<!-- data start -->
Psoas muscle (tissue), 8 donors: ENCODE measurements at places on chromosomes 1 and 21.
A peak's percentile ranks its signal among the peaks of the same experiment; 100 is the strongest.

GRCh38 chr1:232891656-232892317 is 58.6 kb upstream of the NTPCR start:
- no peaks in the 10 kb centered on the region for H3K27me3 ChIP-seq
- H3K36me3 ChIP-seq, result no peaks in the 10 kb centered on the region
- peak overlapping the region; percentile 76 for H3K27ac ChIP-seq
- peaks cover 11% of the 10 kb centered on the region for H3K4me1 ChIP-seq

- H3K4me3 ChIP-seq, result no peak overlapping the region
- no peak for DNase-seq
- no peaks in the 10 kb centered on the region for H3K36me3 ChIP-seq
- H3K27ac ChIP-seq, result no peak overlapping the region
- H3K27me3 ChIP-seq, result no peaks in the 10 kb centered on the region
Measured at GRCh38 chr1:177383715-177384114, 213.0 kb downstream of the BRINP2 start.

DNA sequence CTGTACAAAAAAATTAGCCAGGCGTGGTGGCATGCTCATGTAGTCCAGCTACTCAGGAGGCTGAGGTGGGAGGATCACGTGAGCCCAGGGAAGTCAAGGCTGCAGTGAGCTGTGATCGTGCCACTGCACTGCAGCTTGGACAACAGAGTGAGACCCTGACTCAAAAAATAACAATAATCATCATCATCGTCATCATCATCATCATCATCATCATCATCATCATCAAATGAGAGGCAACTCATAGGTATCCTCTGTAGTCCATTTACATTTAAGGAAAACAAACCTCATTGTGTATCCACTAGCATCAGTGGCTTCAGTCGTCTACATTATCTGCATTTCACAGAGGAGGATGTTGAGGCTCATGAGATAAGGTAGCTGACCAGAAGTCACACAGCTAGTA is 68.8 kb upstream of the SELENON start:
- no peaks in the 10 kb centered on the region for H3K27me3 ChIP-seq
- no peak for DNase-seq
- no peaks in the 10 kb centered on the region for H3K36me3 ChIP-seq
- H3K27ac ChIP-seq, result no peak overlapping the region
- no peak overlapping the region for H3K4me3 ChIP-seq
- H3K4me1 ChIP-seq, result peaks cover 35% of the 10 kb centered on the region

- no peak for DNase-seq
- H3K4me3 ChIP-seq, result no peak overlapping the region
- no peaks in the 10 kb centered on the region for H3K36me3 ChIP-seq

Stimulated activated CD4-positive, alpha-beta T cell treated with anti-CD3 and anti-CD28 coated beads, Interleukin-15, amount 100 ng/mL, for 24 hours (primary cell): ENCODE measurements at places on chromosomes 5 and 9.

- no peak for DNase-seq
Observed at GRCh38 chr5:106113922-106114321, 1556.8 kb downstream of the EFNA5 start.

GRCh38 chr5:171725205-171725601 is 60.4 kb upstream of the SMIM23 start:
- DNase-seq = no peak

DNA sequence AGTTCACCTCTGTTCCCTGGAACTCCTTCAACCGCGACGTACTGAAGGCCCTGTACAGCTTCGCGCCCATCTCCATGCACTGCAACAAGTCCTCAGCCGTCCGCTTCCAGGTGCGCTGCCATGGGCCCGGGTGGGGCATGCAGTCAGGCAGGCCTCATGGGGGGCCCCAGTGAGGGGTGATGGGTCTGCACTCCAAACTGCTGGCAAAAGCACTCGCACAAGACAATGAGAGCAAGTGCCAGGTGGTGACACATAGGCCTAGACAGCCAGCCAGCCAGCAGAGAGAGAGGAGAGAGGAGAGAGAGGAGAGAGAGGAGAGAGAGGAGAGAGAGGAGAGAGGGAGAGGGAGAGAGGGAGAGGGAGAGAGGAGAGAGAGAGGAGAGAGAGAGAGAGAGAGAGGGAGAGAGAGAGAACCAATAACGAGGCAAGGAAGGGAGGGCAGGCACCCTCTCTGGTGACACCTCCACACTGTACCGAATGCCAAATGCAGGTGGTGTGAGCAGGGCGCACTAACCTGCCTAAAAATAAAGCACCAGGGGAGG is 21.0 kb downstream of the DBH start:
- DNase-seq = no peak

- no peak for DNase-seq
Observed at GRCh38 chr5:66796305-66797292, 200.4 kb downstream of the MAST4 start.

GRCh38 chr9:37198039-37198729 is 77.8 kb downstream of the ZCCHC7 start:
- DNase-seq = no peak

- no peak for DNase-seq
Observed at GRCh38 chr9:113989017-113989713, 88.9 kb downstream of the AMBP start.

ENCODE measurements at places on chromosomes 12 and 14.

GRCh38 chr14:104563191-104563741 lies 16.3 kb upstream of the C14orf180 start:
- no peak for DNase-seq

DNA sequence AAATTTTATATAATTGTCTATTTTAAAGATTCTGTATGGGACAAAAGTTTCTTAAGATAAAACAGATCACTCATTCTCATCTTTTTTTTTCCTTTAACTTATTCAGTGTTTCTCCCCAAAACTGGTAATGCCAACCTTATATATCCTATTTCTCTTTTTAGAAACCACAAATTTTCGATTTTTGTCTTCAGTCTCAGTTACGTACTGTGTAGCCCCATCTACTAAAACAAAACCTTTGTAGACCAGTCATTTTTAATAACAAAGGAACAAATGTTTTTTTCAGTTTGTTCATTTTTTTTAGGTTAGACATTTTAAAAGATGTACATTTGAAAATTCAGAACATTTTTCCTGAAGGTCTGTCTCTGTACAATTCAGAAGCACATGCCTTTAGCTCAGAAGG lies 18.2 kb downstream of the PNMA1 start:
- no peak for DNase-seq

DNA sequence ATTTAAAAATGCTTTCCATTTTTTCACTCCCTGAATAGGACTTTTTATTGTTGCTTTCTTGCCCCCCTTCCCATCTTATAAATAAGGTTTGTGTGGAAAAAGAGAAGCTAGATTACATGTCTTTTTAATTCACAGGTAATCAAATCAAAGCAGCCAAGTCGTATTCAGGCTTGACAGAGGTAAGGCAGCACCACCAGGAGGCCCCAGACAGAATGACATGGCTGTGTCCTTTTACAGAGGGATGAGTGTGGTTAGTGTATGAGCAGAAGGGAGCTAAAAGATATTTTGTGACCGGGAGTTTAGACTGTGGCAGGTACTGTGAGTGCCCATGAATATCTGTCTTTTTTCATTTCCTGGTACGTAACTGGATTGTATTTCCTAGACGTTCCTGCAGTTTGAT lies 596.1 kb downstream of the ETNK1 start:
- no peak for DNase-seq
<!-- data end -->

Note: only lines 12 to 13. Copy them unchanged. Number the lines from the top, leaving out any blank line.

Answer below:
- H3K27me3 ChIP-seq, result no peaks in the 10 kb centered on the region
Measured at GRCh38 chr1:177383715-177384114, 213.0 kb downstream of the BRINP2 start.